Cross-cultural education is invaluable, but it no longer requires the presence of the original object: we now possess the technology to create intercultural exchange without the objects present. An institution such as the British Museum could explore 3D scanning technologies to create physical replicas18 rather than holding on to 944 Benin Bronzes, some of which lie permanently languishing in storage facilities.19 The British Museum’s crimes are not obscure—its history of theft and conflict is well documented by several writers.20 But they aren’t the only ones to blame for clasping onto their collection of stolen goods. Other institutions are guilty of the same unethical practices: the Penn Museum in Pittsburgh, the Pitt Rivers Museum in Oxford, and the Weltmuseum in Vienna are among institutions that own hundreds of Benin Bronzes who have not committed to returning them.21 Could advances in educational technology persuade them?
Despite the economic and personal incentives, several institutions have found a conscience in the past few years and are returning the Bronzes to Nigeria. Institutions such as the Smithsonian in the United States, the Horniman Museum and Gardens in England, and several institutions in Germany have either already returned their collection of Bronzes or will return them this year. These institutions are setting great examples for the rest of the world, but as long as the governments and people of North America and Europe view objects like the Benin Bronzes as marketable instead of evidence from a crime scene, the art world will continue to breed and encourage looting and shady backdoor deals. As long as the Bronzes remain out of Nigeria, Pitt Rivers curator Dan Hicks writes, “the damage is renewed every day that the museum doors are unlocked and these trophies are displayed to the public.”22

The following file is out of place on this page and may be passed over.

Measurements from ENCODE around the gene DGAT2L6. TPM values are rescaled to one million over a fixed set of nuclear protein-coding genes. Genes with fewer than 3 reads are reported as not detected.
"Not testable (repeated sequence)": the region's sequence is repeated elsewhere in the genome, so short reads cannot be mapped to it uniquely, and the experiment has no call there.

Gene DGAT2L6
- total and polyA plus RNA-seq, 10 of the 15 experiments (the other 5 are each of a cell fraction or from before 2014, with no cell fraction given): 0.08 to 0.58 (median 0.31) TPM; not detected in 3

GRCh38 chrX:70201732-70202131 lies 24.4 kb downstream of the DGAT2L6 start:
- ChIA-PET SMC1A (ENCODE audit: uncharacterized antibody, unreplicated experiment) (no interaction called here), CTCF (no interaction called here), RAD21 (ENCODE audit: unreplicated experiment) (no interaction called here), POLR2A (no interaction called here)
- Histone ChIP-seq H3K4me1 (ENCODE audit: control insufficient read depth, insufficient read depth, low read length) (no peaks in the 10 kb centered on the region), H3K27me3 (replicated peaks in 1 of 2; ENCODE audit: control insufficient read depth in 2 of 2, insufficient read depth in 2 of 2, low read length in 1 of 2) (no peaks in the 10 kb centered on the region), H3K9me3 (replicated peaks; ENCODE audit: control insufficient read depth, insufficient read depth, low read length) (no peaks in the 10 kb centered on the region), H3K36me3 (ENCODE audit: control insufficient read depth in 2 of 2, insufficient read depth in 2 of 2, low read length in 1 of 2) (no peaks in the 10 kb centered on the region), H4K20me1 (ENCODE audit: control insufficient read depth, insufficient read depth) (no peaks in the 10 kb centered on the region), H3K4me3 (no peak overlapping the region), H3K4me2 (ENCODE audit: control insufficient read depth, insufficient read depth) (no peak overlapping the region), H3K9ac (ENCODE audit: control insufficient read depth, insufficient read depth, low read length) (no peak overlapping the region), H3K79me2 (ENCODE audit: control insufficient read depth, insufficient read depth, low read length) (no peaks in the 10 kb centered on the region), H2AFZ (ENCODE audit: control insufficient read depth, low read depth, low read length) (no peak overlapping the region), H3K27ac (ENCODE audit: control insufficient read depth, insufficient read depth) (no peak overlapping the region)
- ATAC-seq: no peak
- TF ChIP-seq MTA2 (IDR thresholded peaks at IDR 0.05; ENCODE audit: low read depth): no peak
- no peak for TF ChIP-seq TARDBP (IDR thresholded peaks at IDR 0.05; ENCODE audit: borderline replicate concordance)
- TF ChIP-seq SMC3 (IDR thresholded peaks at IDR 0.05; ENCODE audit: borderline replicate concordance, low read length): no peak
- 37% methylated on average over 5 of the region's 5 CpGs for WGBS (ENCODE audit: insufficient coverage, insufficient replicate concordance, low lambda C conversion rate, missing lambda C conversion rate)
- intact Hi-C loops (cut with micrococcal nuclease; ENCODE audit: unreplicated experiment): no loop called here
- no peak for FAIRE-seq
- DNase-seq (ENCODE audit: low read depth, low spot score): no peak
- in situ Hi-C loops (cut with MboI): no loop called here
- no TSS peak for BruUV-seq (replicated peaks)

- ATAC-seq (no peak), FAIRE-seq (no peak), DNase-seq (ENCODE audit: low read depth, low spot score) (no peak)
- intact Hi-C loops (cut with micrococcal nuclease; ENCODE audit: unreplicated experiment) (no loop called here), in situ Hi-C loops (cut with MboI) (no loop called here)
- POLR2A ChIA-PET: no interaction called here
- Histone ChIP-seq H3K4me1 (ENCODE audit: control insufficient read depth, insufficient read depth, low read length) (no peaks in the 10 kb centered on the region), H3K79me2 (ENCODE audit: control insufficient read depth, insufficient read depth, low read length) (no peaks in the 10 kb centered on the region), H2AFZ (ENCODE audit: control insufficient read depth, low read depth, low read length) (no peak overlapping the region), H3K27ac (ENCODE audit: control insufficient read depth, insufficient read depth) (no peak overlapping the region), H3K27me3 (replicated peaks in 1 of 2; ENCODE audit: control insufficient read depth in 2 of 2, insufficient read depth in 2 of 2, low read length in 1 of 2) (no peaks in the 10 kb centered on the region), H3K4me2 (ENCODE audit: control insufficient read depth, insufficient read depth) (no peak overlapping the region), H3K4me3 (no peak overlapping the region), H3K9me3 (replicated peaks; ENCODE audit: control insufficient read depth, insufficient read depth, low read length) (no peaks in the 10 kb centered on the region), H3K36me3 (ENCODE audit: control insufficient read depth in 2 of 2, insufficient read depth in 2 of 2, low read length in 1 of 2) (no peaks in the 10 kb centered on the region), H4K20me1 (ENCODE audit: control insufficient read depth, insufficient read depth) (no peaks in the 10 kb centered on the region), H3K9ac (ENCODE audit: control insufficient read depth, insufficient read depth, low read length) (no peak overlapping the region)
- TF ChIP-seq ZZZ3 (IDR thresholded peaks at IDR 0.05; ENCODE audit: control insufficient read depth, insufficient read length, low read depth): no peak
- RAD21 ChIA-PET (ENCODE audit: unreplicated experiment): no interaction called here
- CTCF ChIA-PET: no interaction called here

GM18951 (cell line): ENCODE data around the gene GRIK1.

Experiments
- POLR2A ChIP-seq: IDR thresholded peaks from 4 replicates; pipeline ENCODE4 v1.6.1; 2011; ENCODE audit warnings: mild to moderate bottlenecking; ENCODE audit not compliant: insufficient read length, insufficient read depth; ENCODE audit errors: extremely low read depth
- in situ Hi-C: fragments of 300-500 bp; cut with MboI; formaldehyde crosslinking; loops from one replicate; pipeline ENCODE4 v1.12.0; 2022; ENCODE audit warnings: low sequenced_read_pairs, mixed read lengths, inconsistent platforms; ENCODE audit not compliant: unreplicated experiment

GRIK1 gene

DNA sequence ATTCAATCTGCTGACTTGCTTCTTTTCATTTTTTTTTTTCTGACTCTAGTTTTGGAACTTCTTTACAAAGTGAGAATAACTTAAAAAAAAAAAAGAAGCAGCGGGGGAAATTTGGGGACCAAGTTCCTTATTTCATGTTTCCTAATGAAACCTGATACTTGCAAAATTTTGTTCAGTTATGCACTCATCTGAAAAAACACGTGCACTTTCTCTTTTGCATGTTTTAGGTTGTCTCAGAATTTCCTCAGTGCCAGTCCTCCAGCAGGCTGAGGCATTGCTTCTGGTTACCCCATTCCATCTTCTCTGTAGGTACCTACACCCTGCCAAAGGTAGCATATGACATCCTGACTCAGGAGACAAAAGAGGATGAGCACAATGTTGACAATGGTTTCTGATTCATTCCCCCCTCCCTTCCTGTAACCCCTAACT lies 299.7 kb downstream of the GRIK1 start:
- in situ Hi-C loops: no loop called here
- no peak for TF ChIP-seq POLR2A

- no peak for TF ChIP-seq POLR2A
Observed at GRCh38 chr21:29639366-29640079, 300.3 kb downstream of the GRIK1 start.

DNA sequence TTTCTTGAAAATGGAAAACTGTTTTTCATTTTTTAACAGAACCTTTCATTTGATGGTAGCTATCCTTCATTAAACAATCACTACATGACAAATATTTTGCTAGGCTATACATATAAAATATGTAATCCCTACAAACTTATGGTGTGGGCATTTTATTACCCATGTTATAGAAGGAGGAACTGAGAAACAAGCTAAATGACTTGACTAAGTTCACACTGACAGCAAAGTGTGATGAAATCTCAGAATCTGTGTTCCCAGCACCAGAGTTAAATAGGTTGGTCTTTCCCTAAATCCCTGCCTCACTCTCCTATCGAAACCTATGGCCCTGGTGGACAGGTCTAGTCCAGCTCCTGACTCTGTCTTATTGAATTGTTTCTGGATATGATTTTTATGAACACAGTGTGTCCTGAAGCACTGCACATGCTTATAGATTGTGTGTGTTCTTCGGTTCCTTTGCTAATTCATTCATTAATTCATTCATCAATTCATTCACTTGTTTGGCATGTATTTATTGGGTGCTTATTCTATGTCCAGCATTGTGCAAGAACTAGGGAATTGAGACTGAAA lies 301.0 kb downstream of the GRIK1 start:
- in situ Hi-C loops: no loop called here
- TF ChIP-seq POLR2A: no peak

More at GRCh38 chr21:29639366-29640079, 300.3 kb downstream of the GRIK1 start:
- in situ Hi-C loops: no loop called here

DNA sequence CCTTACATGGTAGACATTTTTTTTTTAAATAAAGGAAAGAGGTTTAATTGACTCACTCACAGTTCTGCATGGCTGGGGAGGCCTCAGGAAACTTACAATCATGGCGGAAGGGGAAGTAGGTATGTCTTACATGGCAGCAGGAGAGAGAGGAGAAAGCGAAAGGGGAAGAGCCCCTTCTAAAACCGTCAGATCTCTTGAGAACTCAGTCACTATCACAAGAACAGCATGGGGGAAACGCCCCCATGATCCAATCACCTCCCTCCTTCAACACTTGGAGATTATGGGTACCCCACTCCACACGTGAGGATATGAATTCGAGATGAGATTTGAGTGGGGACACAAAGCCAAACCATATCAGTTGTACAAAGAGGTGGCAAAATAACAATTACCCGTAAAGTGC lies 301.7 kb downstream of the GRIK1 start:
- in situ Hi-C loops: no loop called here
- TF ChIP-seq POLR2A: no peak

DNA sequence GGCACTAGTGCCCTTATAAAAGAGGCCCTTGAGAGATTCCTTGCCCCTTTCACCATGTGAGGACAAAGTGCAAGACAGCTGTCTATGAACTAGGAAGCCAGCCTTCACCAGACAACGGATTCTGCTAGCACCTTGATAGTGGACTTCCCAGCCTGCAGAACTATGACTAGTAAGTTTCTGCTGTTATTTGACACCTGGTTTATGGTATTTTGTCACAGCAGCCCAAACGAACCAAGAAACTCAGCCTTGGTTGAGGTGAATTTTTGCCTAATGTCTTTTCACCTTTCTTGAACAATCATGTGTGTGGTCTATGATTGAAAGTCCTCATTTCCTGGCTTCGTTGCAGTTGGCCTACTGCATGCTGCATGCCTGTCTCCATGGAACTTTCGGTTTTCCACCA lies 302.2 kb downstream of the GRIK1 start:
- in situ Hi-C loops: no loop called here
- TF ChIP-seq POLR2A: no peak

Interesting or persuasive ideas against restitution do arise. In the case of the Benin Bronzes, a group of African Americans who trace their lineage to Benin City is suing the Smithsonian for returning their Bronzes. The group claims that since the Beninz Bronzes were used to sell their ancestors into slavery, a part of that history must exist in the United States.23 In this case, replicas would not be a substitution for cultural artifacts as there is an ancestral lineage through the original objects that the plaintiffs wish to be in relation to. Though the Nigerian government finds the argument laughable, the case highlights that colonization didn’t only scatter objects—it scattered people. So, how will governments account for this when considering cultural restitution in the coming years?
As the Benin Bronzes gain more news coverage and it becomes the norm for institutions to discuss the return of their stolen collections, it is inevitable that not every case of repatriation will be clear-cut. Just as colonization and its aftermath are messy, so are the consequential cases of non- or de-colonial action: there is more complexity and nuance than meets the eye. Nevertheless, as more institutions realize they were wrong to take on the objects in the first place, discourse around cultural restitution can also become more nuanced as museological institutions reconsider their role in contemporary society.